Radon is a naturally occurring radioactive gas. Radon may be present in both soil and water. Soil is the most common source of radon in your home. Well water that contains radon may increase the level of radon in a home. Activities – like taking showers, doing laundry, or running the dishwasher – can release radon into the air.
Arsenic is a natural element found in some rocks and soils in Vermont and may get into groundwater.
Chronic Obstructive Pulmonary Disease, or COPD, refers to a group of diseases that cause airflow blockage and breathing-related problems, including emphysema and chronic bronchitis.
The Center for Health Statistics conducts surveillance of cancer among Vermonters and creates data products to assist in making data driven decisions for cancer prevention and control.
Nitrogen can take different forms in nature and is important for life in both plants and animals. The most common form of nitrogen found in well water is nitrate. Wells with high levels of nitrates are more likely to be privately owned or shallow and affected by human activity.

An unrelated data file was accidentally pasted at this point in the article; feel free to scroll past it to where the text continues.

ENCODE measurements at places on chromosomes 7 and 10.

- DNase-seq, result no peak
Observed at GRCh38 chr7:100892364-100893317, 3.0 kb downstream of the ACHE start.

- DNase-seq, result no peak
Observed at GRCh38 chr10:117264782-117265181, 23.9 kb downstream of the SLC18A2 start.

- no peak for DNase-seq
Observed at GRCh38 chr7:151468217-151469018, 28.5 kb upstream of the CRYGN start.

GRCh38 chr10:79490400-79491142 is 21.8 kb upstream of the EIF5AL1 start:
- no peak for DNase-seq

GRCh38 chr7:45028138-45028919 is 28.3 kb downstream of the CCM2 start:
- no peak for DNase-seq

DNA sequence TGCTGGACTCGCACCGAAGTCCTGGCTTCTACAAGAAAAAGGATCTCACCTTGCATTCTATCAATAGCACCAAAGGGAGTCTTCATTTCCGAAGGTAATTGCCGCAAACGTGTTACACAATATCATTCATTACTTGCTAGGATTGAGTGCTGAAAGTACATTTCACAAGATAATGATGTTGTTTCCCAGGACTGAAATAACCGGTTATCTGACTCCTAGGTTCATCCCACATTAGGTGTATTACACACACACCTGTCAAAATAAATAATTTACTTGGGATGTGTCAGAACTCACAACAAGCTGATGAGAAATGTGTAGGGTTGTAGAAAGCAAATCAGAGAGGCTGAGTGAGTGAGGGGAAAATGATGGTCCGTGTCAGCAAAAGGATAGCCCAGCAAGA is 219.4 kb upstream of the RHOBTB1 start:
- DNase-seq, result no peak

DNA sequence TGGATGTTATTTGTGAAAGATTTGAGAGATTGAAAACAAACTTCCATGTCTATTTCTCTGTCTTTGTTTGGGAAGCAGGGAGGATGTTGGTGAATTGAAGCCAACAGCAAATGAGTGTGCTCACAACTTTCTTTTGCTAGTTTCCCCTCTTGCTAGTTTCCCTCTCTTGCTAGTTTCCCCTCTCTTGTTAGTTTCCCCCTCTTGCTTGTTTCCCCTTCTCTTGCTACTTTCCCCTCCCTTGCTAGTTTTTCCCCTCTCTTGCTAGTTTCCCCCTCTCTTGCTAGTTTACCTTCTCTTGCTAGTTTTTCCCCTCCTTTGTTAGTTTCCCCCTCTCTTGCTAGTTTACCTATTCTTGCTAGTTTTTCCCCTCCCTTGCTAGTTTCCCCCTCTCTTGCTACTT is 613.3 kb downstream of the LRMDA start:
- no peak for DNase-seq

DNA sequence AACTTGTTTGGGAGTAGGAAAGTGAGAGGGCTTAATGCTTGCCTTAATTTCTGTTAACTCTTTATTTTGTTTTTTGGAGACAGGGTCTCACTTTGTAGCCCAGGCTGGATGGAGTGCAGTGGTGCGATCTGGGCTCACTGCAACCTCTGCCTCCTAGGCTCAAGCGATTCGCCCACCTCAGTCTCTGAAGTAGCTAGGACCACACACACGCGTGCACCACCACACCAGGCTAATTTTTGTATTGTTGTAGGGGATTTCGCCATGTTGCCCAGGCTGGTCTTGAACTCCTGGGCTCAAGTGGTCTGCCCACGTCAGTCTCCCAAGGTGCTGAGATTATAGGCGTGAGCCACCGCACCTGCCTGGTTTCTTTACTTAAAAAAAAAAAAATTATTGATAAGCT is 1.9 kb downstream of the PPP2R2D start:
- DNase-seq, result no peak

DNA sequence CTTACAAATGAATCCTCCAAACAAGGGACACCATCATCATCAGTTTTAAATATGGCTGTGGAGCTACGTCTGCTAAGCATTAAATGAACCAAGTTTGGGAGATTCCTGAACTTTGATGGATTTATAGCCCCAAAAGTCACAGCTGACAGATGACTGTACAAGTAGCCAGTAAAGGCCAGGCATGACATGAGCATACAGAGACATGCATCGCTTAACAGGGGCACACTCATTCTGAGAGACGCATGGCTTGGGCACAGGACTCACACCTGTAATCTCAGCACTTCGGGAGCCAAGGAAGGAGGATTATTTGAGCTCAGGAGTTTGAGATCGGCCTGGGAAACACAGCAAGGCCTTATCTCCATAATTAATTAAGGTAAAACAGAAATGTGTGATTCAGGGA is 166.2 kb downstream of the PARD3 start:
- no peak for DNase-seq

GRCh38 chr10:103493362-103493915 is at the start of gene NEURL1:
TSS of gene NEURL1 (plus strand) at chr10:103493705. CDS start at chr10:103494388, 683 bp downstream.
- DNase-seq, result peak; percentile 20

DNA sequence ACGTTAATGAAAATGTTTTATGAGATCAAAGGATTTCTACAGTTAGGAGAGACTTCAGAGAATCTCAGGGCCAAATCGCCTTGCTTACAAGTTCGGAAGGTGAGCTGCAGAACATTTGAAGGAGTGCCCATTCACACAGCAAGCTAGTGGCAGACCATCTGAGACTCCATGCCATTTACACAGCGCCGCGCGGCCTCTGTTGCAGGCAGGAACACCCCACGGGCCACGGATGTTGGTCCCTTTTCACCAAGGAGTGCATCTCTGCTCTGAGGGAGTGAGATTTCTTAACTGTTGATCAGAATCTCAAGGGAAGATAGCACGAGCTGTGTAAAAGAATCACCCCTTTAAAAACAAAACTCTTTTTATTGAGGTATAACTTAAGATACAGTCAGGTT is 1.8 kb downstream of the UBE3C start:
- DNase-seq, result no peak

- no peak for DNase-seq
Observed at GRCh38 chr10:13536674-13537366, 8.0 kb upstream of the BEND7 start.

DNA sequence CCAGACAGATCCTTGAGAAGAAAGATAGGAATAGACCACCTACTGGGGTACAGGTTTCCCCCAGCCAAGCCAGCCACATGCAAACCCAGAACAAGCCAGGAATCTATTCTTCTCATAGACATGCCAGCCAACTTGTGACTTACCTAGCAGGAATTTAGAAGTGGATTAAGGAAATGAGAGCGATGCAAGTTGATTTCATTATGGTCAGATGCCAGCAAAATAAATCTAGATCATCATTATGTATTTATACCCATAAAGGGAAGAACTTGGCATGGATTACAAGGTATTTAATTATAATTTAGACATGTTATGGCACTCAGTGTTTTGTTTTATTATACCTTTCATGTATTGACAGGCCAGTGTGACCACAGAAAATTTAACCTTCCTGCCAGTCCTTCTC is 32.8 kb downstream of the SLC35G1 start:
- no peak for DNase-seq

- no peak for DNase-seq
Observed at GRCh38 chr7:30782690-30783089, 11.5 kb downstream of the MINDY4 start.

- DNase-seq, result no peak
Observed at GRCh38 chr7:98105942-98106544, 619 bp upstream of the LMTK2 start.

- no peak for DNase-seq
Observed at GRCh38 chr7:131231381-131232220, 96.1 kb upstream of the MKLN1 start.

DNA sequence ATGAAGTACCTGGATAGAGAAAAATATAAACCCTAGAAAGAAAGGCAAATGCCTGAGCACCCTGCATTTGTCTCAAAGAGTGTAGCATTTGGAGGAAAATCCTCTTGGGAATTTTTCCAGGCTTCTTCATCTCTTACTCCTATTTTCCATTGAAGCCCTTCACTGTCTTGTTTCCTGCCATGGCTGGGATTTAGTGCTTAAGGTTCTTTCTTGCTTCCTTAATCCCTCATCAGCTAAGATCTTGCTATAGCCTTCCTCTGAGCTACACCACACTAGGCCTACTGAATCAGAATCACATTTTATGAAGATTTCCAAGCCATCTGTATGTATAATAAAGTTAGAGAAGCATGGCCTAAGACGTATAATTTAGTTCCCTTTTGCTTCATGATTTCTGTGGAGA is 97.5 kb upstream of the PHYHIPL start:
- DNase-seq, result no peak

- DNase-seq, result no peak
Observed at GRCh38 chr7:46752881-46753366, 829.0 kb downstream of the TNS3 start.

Gross alpha radiation is a type of energy released when certain radioactive elements decay or break down and can be found in your drinking water.
Smoking and radon are the leading causes of lung cancer. If you smoke and your home has high levels of radon, your risk of getting lung cancer is especially high.
Asthma attacks and episodes are serious problems with breathing caused by certain triggers. These triggers can be found in both indoor and outdoor environments.
The Vermont Tick Tracker is a crowd-sourced tool that allows anyone to contribute to our understanding of ticks in Vermont.
Lead is a highly toxic metal that has been commonly used in many household, industrial and automobile products. Lead poisoning is a serious but preventable health problem.